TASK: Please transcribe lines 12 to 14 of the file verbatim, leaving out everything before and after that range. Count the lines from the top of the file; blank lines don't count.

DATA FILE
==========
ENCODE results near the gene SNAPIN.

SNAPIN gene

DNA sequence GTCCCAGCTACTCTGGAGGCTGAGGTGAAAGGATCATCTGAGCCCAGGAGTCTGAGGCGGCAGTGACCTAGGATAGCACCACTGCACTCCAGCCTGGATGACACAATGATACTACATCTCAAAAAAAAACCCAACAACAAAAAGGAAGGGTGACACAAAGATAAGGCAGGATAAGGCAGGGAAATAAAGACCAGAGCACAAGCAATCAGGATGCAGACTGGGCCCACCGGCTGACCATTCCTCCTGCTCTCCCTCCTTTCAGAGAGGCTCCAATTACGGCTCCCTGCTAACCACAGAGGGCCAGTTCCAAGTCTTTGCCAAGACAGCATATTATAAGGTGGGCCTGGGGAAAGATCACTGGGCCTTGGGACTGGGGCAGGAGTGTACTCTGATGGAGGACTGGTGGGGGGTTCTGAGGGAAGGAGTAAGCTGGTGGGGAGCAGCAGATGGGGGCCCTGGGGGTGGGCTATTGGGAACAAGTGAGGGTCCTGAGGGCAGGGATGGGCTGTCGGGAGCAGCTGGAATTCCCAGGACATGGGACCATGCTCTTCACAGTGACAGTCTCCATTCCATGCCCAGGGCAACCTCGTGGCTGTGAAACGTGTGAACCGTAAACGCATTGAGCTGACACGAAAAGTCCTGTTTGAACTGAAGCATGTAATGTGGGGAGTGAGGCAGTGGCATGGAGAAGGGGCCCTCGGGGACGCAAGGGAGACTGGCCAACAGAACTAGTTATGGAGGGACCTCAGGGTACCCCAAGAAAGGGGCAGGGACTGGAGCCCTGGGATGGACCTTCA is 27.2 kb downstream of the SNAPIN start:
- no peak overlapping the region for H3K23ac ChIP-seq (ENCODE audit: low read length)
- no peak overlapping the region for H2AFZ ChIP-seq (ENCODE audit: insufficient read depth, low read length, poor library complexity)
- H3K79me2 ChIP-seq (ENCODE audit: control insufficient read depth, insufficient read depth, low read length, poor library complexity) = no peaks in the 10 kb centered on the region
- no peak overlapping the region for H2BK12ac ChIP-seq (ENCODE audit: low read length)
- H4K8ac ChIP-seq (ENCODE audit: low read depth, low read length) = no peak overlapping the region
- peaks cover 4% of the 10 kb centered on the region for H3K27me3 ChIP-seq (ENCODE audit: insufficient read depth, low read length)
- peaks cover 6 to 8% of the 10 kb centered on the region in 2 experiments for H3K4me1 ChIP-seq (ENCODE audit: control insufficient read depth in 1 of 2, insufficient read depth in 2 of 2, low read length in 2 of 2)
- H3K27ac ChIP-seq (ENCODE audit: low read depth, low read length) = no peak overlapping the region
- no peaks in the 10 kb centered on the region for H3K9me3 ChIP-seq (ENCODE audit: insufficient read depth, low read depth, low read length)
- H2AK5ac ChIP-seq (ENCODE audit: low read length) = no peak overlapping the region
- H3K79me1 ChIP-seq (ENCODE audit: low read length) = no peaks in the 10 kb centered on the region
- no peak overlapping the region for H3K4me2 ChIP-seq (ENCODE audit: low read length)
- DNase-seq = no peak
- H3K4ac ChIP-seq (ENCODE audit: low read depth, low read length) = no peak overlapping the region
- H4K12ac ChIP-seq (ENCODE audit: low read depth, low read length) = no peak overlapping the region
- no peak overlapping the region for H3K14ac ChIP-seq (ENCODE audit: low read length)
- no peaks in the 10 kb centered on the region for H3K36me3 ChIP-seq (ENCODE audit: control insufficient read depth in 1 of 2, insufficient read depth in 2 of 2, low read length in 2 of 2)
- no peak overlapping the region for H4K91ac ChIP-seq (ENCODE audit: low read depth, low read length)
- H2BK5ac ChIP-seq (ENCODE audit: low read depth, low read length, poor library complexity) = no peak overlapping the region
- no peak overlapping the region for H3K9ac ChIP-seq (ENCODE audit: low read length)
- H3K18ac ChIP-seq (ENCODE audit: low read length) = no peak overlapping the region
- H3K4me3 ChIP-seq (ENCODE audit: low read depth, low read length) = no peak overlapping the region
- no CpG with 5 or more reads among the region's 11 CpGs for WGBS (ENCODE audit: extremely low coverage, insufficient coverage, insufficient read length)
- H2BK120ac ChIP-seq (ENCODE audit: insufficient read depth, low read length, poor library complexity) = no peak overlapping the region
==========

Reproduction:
- no peaks in the 10 kb centered on the region for H3K9me3 ChIP-seq (ENCODE audit: insufficient read depth, low read depth, low read length)
- H2AK5ac ChIP-seq (ENCODE audit: low read length) = no peak overlapping the region
- H3K79me1 ChIP-seq (ENCODE audit: low read length) = no peaks in the 10 kb centered on the region